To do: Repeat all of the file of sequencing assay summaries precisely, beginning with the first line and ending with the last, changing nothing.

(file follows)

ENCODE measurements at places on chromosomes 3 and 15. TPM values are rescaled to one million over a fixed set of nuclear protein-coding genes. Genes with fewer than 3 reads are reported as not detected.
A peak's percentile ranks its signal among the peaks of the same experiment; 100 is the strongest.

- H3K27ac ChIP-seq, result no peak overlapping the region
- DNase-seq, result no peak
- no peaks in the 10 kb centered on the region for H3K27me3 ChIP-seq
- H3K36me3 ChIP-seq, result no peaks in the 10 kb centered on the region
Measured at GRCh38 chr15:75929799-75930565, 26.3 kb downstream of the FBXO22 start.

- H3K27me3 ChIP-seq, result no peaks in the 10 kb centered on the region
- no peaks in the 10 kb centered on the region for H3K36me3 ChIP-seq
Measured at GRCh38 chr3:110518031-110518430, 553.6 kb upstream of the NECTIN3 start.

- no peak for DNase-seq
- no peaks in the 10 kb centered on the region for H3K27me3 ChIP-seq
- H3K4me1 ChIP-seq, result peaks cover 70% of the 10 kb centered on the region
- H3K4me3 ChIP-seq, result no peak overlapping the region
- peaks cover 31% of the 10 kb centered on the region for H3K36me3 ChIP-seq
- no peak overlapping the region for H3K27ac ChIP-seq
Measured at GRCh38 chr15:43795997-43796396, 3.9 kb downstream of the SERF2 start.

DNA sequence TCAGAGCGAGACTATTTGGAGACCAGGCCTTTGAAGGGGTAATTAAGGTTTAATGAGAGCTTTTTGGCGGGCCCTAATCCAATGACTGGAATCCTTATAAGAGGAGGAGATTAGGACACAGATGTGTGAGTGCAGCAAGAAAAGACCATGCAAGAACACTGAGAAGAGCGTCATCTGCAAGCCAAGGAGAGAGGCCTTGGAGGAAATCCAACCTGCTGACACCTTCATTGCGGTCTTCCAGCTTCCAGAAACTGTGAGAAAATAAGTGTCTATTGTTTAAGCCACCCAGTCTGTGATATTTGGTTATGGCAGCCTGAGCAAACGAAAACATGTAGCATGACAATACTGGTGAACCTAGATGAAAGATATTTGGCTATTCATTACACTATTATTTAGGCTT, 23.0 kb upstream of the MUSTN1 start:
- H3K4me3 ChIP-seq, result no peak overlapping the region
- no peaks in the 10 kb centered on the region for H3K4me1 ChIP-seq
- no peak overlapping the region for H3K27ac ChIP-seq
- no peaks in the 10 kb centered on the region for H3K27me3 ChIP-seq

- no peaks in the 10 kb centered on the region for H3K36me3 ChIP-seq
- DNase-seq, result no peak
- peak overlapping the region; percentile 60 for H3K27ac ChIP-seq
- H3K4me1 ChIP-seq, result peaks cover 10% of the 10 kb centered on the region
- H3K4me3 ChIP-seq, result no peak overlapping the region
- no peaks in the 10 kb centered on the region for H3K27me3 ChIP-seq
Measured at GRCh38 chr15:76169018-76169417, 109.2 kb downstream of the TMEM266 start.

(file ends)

ENCODE measurements at places on chromosomes 3 and 15. TPM values are rescaled to one million over a fixed set of nuclear protein-coding genes. Genes with fewer than 3 reads are reported as not detected.
A peak's percentile ranks its signal among the peaks of the same experiment; 100 is the strongest.

- H3K27ac ChIP-seq, result no peak overlapping the region
- DNase-seq, result no peak
- no peaks in the 10 kb centered on the region for H3K27me3 ChIP-seq
- H3K36me3 ChIP-seq, result no peaks in the 10 kb centered on the region
Measured at GRCh38 chr15:75929799-75930565, 26.3 kb downstream of the FBXO22 start.

- H3K27me3 ChIP-seq, result no peaks in the 10 kb centered on the region
- no peaks in the 10 kb centered on the region for H3K36me3 ChIP-seq
Measured at GRCh38 chr3:110518031-110518430, 553.6 kb upstream of the NECTIN3 start.

- no peak for DNase-seq
- no peaks in the 10 kb centered on the region for H3K27me3 ChIP-seq
- H3K4me1 ChIP-seq, result peaks cover 70% of the 10 kb centered on the region
- H3K4me3 ChIP-seq, result no peak overlapping the region
- peaks cover 31% of the 10 kb centered on the region for H3K36me3 ChIP-seq
- no peak overlapping the region for H3K27ac ChIP-seq
Measured at GRCh38 chr15:43795997-43796396, 3.9 kb downstream of the SERF2 start.

DNA sequence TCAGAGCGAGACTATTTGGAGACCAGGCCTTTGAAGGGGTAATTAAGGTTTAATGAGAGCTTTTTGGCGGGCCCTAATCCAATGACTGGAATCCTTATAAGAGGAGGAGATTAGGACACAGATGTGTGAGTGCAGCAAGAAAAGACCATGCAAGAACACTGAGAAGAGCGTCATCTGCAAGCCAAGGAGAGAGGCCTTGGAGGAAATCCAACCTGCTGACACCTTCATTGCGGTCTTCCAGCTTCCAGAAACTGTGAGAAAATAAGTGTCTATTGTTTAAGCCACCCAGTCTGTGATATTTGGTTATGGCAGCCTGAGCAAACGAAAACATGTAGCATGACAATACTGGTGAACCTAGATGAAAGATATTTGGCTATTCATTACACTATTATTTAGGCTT, 23.0 kb upstream of the MUSTN1 start:
- H3K4me3 ChIP-seq, result no peak overlapping the region
- no peaks in the 10 kb centered on the region for H3K4me1 ChIP-seq
- no peak overlapping the region for H3K27ac ChIP-seq
- no peaks in the 10 kb centered on the region for H3K27me3 ChIP-seq

- no peaks in the 10 kb centered on the region for H3K36me3 ChIP-seq
- DNase-seq, result no peak
- peak overlapping the region; percentile 60 for H3K27ac ChIP-seq
- H3K4me1 ChIP-seq, result peaks cover 10% of the 10 kb centered on the region
- H3K4me3 ChIP-seq, result no peak overlapping the region
- no peaks in the 10 kb centered on the region for H3K27me3 ChIP-seq
Measured at GRCh38 chr15:76169018-76169417, 109.2 kb downstream of the TMEM266 start.